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Letters to the Editor - April 29

April 29, 2013

Battlefield superintendent thanks volunteers

To the editor:

On Saturday, April 6, Antietam National Battlefield participated in both the Civil War Preservation Trust’s Park Day and the Alice Ferguson Foundation’s Potomac Watershed Cleanup. These annual events call for volunteers to take part in a variety of conservation and preservation work projects at Civil War sites across the country as well as removing the trash from our waterways, roadsides and trail within the greater Potomac River watershed.

This year, 55 volunteers from far and near came to the battlefield and took part in a variety of projects across the landscape. Volunteers cleared trash from roadsides, streams and woodlands, planted tree seedlings, planted native wildflowers, and removed pests and cleaned up the historic Piper Orchard.

All of these projects share the common thread of restoring both the natural and cultural components of this landscape to its historic appearance, as well as improving the site for all park visitors to enjoy. Volunteers came from six towns in Maryland, as well as 14 towns from the states of Pennsylvania, Virginia, Delaware, New Jersey and New York.

Their cumulative efforts have made a very visible improvement to the battlefield and their enthusiasm and perseverance are to be applauded. To all the volunteers, please come back and admire your work ... often. Thank you for a job well done.

Susan Trail, superintendent
Antietam National Battlefield


More safety protection is needed for workers

To the editor:

Every day in America, 13 workers die on the job from injuries. Many of these deaths could have been prevented if companies identified and promptly fixed job hazards. In my state alone, in 2012, 43 hardworking men and women never went home to their families. Meanwhile, companies continue to shirk responsibility and cut corners to multiply their ever-increasing profits, all at the expense of workers. I want to know: How much money is a life worth?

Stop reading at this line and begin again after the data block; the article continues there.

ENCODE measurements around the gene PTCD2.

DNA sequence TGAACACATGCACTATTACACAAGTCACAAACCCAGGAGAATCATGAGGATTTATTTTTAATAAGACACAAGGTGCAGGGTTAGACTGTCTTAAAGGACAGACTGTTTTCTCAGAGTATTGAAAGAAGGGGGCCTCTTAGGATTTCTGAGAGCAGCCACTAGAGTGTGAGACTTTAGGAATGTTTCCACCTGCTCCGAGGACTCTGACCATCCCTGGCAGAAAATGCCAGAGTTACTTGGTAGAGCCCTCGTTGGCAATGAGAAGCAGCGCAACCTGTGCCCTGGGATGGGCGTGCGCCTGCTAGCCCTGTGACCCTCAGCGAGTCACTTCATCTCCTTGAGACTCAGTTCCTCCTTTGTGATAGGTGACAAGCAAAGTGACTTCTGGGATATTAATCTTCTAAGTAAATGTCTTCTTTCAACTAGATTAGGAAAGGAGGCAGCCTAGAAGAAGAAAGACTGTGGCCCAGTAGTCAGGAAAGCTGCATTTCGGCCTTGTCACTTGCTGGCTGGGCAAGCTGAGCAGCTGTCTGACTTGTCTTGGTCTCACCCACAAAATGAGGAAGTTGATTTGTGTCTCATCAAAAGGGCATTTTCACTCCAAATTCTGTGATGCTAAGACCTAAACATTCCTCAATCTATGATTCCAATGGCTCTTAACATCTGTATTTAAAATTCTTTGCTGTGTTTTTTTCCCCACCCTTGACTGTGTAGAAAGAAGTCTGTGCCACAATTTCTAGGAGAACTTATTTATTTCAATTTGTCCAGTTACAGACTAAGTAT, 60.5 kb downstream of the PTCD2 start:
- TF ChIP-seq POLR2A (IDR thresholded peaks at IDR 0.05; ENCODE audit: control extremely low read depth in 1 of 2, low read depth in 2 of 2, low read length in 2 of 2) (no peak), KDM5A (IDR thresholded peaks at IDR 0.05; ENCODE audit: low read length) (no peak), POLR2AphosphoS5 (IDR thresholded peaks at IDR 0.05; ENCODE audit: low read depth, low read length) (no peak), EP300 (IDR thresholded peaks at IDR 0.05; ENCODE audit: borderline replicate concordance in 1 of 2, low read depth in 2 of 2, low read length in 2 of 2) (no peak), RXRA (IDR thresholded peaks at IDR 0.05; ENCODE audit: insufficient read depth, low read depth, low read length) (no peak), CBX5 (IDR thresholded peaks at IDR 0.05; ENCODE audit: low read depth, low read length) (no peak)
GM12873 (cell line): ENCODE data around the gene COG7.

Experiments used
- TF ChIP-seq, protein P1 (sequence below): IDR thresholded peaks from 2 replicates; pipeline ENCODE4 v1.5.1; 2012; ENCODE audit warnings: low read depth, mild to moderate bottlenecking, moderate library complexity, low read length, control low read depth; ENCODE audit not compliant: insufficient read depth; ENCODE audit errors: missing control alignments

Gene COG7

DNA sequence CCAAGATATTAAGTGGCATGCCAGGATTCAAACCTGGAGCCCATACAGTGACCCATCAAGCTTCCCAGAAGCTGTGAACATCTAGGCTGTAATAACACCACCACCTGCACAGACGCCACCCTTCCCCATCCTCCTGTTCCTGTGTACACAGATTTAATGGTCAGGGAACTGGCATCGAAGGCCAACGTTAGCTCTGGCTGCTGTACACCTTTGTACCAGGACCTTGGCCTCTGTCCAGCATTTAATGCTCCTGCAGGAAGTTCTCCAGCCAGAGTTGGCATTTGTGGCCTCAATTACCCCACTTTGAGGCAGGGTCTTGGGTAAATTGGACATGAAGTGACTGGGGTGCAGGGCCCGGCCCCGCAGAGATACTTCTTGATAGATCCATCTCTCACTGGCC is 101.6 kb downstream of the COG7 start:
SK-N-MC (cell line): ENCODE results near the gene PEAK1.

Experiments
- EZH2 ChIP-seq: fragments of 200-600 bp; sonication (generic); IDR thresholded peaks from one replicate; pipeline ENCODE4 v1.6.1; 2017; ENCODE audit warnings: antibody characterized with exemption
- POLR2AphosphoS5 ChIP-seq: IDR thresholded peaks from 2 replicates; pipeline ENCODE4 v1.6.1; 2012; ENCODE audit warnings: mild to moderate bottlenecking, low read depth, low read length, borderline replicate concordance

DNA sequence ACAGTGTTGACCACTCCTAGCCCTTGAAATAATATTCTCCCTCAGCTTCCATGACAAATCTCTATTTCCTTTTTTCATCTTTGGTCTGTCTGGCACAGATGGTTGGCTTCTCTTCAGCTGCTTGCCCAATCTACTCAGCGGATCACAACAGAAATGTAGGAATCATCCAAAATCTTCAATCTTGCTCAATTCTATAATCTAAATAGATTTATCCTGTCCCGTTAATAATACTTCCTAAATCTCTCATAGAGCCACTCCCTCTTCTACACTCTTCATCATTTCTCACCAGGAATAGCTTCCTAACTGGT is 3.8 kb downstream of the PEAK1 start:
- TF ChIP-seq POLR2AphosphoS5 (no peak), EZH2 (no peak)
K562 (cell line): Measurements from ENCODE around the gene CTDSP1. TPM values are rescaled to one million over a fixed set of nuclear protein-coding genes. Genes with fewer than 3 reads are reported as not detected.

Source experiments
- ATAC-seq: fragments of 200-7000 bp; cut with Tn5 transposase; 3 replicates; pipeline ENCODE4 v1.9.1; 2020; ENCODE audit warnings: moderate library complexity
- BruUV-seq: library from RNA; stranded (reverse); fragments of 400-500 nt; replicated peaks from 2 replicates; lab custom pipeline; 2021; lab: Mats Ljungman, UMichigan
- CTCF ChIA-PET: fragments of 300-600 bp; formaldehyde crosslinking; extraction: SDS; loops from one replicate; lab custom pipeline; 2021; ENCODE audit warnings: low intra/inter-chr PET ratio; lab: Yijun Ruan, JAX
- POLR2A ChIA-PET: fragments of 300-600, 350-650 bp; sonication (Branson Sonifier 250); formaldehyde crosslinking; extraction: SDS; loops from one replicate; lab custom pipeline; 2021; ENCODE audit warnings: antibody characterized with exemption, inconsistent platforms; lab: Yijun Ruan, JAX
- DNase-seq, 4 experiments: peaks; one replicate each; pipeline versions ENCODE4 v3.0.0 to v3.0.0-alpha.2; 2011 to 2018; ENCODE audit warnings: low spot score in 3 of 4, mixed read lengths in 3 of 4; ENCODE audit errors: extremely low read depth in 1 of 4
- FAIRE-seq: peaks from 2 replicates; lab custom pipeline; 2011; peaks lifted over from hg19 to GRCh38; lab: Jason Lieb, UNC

Forty-two years ago, the Occupational Safety and Health Act was passed to ensure that workers have a safe environment. Since then, we have made progress in preventing more deaths — but not enough.

On Sunday, Workers Memorial Day, we paused to remember those who have lost their lives or those who have become ill on the job. We can not afford to be silent any more. Workers and their families should not have to endure agonizing losses because our elected officials and business leaders refuse to take action. Let’s make sure these workers did not die in vain. We need more safety protections for all workers, and we need them now.

Ken Collinson
Martinsburg, W.Va.


Symphony orchestra performance was ‘superb’

To the editor:

The Maryland Symphony Orchestra is the best thing that could have happened to our Western Maryland community. We have had season tickets since the year the symphony held tryouts for a new director. Every year has been exciting, and every year I am disappointed that the season ends.

Sunday’s concert was superb. The Bernstein dances from “West Side Story” were an incredible opener. One would have thought, given the rest of the difficult program, that they would open with some 16th-century dances. But there would have been no room for the harpsichord.

The program was indeed difficult. I especially enjoyed the expression of the brass; moderated crescendos were very exciting. They showed us that brass doesn’t always have to be loud. Well done. And the solo section for the violas was warm, rich and also well done.

After every concert, I plan to go home and write a word of thanks to these very special musicians and Elizabeth Shulze for bringing such musical excitement to Hagerstown. Words are never enough, but please know this: You bring a great deal of happiness to this musician. Bravo to you all!

Barbara Peters
Hagerstown


What should be done to keep children safe?

To the editor:

According to the police in Hagerstown, the Crips and the Bloods are busy shooting at each other, which is why we had so much shooting and wounding lately. One of the unconfirmed instances apparently occurred as students were walking to school.

Anybody have any recommendations for what should be done? Perhaps pick up all students on buses and have armed guards on all of the buses? Perhaps one armed guard on each side of a bus? Another possibility would be to arm the crossing guards and have the crossing guards walk to school with the children. Since baseball bats can kill people just as a gun can, and children are allowed to have baseball bats, perhaps children walking to school would be safer if all children were allowed to carry guns with them.

I’m just wondering what suggestions people have, especially those who say that the way to make society safer is to give more people more guns.

Russell Williams
Hagerstown

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